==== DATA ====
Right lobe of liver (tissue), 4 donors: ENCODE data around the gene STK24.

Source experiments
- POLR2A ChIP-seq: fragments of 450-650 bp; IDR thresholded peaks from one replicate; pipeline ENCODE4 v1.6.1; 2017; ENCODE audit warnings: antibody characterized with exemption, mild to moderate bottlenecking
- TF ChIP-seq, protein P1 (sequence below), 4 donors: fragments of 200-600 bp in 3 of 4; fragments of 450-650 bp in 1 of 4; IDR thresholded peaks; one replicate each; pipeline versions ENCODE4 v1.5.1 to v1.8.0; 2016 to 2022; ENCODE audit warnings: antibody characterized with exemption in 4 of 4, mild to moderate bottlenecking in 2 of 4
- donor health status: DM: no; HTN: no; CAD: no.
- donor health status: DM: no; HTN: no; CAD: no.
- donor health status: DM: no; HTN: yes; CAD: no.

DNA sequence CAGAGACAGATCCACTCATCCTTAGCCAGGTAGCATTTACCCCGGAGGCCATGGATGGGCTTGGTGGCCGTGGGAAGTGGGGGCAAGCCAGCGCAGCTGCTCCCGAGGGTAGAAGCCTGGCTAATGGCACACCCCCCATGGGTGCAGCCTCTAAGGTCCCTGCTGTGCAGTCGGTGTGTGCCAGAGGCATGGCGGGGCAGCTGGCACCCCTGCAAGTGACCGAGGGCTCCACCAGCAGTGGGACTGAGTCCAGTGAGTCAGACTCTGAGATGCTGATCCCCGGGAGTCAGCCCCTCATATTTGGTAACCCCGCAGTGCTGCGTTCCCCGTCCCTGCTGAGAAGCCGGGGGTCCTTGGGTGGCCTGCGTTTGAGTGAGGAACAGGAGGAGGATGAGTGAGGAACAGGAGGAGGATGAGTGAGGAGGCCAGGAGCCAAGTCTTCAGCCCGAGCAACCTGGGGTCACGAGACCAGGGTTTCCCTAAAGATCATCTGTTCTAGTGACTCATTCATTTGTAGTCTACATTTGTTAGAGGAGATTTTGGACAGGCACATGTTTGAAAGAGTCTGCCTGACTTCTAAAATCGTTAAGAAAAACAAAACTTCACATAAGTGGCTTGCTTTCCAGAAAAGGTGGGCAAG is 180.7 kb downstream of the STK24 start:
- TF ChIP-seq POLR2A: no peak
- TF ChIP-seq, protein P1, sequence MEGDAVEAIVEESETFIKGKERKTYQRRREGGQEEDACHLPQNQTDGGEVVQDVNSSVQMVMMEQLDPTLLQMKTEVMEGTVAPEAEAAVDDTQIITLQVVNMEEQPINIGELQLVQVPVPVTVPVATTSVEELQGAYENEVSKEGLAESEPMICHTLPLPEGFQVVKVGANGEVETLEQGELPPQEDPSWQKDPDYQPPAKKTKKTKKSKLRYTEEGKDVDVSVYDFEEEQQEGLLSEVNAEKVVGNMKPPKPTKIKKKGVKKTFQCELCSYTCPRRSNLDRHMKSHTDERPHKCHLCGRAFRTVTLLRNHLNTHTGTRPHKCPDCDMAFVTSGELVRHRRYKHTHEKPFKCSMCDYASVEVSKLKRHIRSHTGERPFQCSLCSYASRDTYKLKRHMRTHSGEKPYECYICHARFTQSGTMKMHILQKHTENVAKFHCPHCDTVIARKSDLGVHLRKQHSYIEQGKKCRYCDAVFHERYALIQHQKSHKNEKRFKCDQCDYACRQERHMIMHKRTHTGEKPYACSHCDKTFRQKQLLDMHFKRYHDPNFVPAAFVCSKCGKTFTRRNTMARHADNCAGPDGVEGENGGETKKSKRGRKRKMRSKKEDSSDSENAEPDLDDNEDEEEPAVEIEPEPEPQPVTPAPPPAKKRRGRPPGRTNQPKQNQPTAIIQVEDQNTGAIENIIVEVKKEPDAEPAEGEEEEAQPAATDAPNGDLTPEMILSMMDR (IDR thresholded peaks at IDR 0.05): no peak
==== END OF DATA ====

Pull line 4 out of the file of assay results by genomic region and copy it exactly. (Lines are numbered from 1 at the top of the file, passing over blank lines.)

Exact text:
- TF ChIP-seq, protein P1 (sequence below), 4 donors: fragments of 200-600 bp in 3 of 4; fragments of 450-650 bp in 1 of 4; IDR thresholded peaks; one replicate each; pipeline versions ENCODE4 v1.5.1 to v1.8.0; 2016 to 2022; ENCODE audit warnings: antibody characterized with exemption in 4 of 4, mild to moderate bottlenecking in 2 of 4